8. KEBERADAAN FUNGI MIKORIZA ARBUSKULA DI KAWASAN TAILING TAMBANG EMAS TIMIKA SEBAGAI UPAYA REHABILITASI LAHAN RAMAH LINGKUNGAN (The Presence of Arbuscular Mycorrhizal Fungi in the Tailings of Mining Gold Timika as An Attempt of Environmentally Friendly

    Directory of Open Access Journals (Sweden)

    Suharno Suharno

    2015-01-01

    Full Text Available ABSTRAK Fungi mikoriza arbuskula (FMA berperan penting dalam menunjang rehabilitasi lahan terdegradasi, termasuk lahan tailing. Tujuan penelitian ini adalah untuk mengetahui keberadaan FMA lokal di lahan tailing tambang emas Timika – Papua, Indonesia. Metode yang digunakan adalah survei dengan mengisolasi FMA dari rhizosfer beberapa jenis tumbuhan dominan di kawasan daerah pengendapan pasir sisa tambang. Pengecatan akar untuk melihat infeksi oleh FMA dilakukan dengan trypane blue, sedangkan perhitungan persen infeksinya dilakukan dengan metode slide. Keberadaan spora FMA dilakukan dengan metode wet sieving. Hasil penelitian menunjukkan bahwa terdapat FMA di lahan tailing di kawasan pengendapan Modified Ajkwa Deposition Area (ModADA. Persentase infeksi tertinggi (>50% diketahui pada jenis tumbuhan Ficus adenosperma (86,7%, Brachiaria sp (73,3%, Amomum sp (66,7%, Bidens pilosa (63,3%, dan Musaenda frondosa (56,7%, sedangkan beberapa jenis lain mempunyai persen infeksi yang lebih rendah. Jumlah spora pada rhizosfer tumbuhan Brachiaria sp., F. adenosperma, dan Amomum sp., merupakan yang tertinggi dibanding dengan tumbuhan lain yakni 17, 13, dan 11 spora per 10 g tanah.  ABSTRACT Arbuscular Mycorrhizal Fungi (AMF has an important role in supporting the rehabilitation of degraded land such as tailings. The purpose of this research was to reveal the existence of indigenous AMF in tailing area of gold mine in Timika – Papua, Indonesia. The method was a survey by isolating some types of AMF from rhizosphere of dominant plant in the deposit area of mine sand residue. To define the AMF infected roots was conducted painting roots using trypane blue, where as the calculation of percent infection was carried out using slide methods. The presence of spores of AMF was done by wet sieving method. The results showed that AMF was found in tailings deposition on the Modified Ajkwa Deposition Area (ModADA. The highest percentage infections (>50% was found under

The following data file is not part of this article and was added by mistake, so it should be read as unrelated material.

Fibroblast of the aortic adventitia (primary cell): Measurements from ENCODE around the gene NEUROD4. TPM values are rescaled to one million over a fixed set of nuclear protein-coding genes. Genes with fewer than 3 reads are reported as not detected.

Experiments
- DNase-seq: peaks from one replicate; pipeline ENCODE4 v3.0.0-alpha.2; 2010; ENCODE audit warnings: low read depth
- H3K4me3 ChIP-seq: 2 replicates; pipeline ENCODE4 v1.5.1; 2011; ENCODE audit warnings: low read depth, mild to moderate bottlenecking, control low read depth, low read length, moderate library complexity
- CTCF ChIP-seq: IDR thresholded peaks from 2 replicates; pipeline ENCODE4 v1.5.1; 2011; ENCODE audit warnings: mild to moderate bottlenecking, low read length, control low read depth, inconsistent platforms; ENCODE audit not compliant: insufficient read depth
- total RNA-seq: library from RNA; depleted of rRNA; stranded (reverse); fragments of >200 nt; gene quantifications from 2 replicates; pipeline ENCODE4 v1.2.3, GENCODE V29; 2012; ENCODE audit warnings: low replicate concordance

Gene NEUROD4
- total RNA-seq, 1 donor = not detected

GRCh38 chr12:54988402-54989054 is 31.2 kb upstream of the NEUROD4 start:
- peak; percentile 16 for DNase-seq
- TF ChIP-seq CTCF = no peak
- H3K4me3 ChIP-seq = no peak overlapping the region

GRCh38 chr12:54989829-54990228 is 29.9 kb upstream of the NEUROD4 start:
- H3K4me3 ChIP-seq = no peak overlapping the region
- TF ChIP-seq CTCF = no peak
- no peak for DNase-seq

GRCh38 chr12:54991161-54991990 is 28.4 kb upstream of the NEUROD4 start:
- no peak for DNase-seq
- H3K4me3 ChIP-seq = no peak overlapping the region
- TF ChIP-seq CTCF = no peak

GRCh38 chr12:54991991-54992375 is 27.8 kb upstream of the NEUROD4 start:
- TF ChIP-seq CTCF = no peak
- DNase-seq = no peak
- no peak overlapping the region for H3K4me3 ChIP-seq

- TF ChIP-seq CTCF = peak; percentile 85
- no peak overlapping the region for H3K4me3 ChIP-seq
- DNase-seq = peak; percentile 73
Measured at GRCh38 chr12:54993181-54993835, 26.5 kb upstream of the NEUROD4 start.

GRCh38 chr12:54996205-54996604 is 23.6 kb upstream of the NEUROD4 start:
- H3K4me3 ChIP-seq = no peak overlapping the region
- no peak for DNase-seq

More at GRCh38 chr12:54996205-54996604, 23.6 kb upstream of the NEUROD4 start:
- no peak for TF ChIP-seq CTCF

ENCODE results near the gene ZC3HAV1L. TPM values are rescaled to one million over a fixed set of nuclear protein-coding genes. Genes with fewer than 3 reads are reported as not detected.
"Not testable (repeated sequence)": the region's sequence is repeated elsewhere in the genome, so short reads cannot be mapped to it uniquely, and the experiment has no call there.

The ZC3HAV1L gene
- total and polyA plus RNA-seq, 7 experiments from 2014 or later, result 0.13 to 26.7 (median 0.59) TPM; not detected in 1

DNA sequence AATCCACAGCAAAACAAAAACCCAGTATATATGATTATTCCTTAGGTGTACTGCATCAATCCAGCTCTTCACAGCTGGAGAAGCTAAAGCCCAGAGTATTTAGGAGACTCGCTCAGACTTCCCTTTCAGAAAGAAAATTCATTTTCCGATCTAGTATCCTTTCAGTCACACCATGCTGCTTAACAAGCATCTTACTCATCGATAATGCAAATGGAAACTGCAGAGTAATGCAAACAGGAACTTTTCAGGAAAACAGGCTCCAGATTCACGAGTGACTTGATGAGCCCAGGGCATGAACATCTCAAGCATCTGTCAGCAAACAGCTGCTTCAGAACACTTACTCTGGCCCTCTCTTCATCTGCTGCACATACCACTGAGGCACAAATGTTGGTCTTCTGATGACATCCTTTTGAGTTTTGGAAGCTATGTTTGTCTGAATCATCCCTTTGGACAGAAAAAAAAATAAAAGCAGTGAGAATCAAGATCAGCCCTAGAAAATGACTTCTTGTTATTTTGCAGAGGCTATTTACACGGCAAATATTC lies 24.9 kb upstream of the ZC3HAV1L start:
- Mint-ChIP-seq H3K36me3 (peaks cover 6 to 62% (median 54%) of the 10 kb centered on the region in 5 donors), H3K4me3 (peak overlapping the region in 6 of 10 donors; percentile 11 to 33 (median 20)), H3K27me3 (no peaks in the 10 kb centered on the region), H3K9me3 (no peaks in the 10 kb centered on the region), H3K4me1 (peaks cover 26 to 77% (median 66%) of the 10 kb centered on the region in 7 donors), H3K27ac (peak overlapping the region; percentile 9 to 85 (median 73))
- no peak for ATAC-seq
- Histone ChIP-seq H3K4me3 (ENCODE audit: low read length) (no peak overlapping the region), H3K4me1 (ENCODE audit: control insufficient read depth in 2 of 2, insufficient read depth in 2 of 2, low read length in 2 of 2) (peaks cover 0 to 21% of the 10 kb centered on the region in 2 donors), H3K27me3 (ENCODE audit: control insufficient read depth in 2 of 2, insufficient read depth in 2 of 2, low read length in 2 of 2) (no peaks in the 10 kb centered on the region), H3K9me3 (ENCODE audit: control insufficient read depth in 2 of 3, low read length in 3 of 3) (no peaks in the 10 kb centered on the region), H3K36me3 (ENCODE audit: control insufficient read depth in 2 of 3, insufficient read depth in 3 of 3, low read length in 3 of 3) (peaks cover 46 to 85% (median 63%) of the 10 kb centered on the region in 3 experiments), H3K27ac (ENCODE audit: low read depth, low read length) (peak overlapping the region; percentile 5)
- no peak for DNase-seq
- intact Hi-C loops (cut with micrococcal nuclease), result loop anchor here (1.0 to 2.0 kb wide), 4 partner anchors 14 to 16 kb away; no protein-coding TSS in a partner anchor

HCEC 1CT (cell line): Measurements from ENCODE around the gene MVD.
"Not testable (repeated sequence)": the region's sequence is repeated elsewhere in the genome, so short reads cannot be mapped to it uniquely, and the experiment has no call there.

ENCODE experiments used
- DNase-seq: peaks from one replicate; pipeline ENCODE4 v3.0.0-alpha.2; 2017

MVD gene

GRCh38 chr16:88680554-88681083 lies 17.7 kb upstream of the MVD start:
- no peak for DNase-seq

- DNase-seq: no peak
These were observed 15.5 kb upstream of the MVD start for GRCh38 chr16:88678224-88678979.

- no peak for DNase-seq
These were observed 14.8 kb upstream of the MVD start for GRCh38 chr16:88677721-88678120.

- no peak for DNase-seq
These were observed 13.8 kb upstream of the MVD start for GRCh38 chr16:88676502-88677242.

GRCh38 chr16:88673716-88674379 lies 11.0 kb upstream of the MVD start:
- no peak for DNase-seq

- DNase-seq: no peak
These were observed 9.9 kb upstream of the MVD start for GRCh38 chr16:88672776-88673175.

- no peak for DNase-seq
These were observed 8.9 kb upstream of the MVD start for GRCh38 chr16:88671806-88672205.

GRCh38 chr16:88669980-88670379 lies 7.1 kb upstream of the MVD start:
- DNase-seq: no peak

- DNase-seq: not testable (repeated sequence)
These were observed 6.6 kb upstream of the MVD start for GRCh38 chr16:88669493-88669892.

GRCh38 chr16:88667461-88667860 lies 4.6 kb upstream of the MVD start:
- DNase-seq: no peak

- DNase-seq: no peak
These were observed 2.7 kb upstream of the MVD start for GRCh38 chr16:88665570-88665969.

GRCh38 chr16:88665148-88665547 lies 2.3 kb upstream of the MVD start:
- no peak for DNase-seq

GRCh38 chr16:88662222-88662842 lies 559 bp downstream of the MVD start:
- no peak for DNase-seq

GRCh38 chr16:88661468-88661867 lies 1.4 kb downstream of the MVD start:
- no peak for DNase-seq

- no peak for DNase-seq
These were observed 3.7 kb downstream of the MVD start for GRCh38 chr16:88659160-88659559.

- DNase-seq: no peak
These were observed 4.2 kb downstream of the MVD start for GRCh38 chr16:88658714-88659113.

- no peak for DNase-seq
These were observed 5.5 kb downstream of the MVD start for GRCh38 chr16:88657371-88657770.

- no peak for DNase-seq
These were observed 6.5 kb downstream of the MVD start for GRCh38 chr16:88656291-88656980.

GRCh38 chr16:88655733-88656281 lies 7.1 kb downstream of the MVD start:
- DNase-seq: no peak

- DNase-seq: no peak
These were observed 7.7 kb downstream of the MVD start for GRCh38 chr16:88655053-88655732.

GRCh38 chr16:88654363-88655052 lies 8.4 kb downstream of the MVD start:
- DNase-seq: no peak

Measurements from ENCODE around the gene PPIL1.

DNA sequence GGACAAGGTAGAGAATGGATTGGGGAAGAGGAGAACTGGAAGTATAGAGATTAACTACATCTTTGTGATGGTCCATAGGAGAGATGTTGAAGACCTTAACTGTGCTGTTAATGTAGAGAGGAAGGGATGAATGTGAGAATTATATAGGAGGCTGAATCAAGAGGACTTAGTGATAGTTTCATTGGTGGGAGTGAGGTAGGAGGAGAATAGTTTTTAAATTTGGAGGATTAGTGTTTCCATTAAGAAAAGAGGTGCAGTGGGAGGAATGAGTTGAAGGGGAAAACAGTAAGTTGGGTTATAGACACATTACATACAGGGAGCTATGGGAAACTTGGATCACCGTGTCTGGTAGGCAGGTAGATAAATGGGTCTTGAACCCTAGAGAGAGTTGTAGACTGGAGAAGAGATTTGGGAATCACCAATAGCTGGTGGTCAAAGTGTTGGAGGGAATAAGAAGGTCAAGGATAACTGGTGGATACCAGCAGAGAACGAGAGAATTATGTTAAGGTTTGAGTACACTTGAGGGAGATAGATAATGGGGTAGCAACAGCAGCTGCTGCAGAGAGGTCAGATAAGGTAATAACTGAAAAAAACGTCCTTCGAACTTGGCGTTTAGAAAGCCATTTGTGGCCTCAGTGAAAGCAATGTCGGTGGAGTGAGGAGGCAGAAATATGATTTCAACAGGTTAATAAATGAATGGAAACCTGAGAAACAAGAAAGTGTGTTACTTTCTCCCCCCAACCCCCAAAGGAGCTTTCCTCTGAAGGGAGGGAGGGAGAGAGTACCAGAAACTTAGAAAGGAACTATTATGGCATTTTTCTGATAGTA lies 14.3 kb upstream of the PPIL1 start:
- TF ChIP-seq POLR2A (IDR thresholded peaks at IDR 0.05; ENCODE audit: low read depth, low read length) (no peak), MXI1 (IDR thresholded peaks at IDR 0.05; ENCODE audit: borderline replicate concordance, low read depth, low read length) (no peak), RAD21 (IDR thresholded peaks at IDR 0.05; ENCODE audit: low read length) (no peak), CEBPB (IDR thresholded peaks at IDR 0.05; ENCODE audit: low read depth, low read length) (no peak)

9. Naphtha evaporation from oil sands tailings ponds

    Energy Technology Data Exchange (ETDEWEB)

    Kasperski, K.; Munoz, V.; Mikula, R. [Natural Resources Canada, Devon, AB (Canada). CANMET Western Research Centre

    2010-07-01